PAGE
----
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To Thomas Jefferson from Thomas Rodney, 23 April 1804

From Thomas Rodney

Washington, Mississippi Territory, 23 Apr. 1804. Rodney sends TJ a detailed account of the western country, including descriptions of the Ohio and Mississippi Rivers and their respective valleys. He has received only imperfect information regarding the west side of the Mississippi. The business of the land office is progressing, but he awaits the supplementary act from Congress before proceeding further. The people of Mississippi are greatly apprehensive about their land titles, but Rodney believes economic improvement will be rapid once titles have been confirmed. He feels that Indians may still be a threat to settlers. Slaves are numerous in the territory and “are never to be trusted if any Opertunity Offers in favor of their Liberation.” Rodney has observed hundreds of Choctaws in a starving condition, who beg and steal food to the consternation of white settlers. Local politics have been marked by moderation since Rodney’s arrival and the land commissioners treated with respect by the inhabitants. Rodney has been informed of two young surveyors, Lewis and Fenton, who made extensive explorations of the western country beyond the Missouri River and perhaps as far as the Columbia River. He believes Meriwether Lewis will explore nearly the same country “much more amply and correctly.” Rodney recommends William Dunbar, Isaac Briggs, and John Girault for appointments in Louisiana. Rodney provides descriptions of the numerous Indian mounds and fortifications in Mississippi and offers his own speculations of the builders and their eventual fate. Robert Williams and Briggs left New Orleans on 12 Mch. and Rodney plans on returning to Delaware once the business of the land office is complete. He has seen fossils and speculates that two large quadrupeds, one elephant-like and the other carnivorous, once occupied the western country. In a 28 Apr. postscript, Rodney notes the arrival of the act of Congress extending the time for submitting land claims, which will undoubtedly extend his stay. He expects that Meriwether Lewis has informed TJ of the “large & Curious bones” he collected on his journey down the Ohio River and forwarded to Natchez. Unfortunately, Rodney did not learn of their arrival until after many were “broken and taken off or otherwise lost for want of Care.” Ferdinand L. Claiborne has taken charge of the remainder.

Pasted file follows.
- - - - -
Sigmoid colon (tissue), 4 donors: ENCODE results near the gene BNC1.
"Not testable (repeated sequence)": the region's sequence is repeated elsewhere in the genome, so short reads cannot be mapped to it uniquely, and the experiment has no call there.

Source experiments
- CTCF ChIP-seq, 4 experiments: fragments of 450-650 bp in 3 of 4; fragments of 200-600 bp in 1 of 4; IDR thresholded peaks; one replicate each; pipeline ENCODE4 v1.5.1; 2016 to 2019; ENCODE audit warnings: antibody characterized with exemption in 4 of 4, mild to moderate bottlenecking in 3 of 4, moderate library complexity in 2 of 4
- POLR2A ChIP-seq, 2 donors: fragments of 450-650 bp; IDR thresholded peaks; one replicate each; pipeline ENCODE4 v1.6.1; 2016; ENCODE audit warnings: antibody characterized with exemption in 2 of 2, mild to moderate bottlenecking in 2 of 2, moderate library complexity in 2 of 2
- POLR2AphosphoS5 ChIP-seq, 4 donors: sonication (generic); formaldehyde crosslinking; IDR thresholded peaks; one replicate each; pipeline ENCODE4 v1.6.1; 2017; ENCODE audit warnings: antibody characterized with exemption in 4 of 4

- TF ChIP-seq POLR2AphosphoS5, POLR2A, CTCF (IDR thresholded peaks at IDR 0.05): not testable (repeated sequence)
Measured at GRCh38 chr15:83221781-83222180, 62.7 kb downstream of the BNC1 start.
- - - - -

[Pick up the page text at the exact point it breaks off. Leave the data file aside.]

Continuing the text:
RC (PHi); 27 p.; addressed: “The President of the United States Washington City”; notation by Rodney on address sheet: “one nearly in Substance the same sent.”

TJ probably never saw this letter, for it is not recorded in SJL and there is no version in his papers.

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